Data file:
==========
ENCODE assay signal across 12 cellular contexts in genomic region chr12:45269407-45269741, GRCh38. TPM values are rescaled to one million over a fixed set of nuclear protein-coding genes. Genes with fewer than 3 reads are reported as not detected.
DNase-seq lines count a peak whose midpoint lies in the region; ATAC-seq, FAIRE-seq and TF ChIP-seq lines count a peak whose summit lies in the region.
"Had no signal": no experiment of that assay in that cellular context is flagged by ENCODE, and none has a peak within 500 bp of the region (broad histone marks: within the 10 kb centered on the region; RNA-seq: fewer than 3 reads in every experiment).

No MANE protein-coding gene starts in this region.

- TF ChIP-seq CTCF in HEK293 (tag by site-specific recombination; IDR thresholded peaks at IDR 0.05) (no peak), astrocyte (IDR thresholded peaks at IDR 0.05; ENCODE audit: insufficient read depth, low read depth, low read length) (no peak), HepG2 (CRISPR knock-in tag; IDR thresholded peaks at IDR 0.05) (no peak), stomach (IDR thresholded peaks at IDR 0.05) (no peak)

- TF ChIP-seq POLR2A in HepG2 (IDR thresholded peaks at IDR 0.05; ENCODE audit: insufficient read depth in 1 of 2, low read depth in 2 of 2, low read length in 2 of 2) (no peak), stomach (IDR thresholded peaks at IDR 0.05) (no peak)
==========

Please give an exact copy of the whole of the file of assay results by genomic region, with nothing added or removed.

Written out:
ENCODE assay signal across 12 cellular contexts in genomic region chr12:45269407-45269741, GRCh38. TPM values are rescaled to one million over a fixed set of nuclear protein-coding genes. Genes with fewer than 3 reads are reported as not detected.
DNase-seq lines count a peak whose midpoint lies in the region; ATAC-seq, FAIRE-seq and TF ChIP-seq lines count a peak whose summit lies in the region.
"Had no signal": no experiment of that assay in that cellular context is flagged by ENCODE, and none has a peak within 500 bp of the region (broad histone marks: within the 10 kb centered on the region; RNA-seq: fewer than 3 reads in every experiment).

No MANE protein-coding gene starts in this region.

- TF ChIP-seq CTCF in HEK293 (tag by site-specific recombination; IDR thresholded peaks at IDR 0.05) (no peak), astrocyte (IDR thresholded peaks at IDR 0.05; ENCODE audit: insufficient read depth, low read depth, low read length) (no peak), HepG2 (CRISPR knock-in tag; IDR thresholded peaks at IDR 0.05) (no peak), stomach (IDR thresholded peaks at IDR 0.05) (no peak)

- TF ChIP-seq POLR2A in HepG2 (IDR thresholded peaks at IDR 0.05; ENCODE audit: insufficient read depth in 1 of 2, low read depth in 2 of 2, low read length in 2 of 2) (no peak), stomach (IDR thresholded peaks at IDR 0.05) (no peak)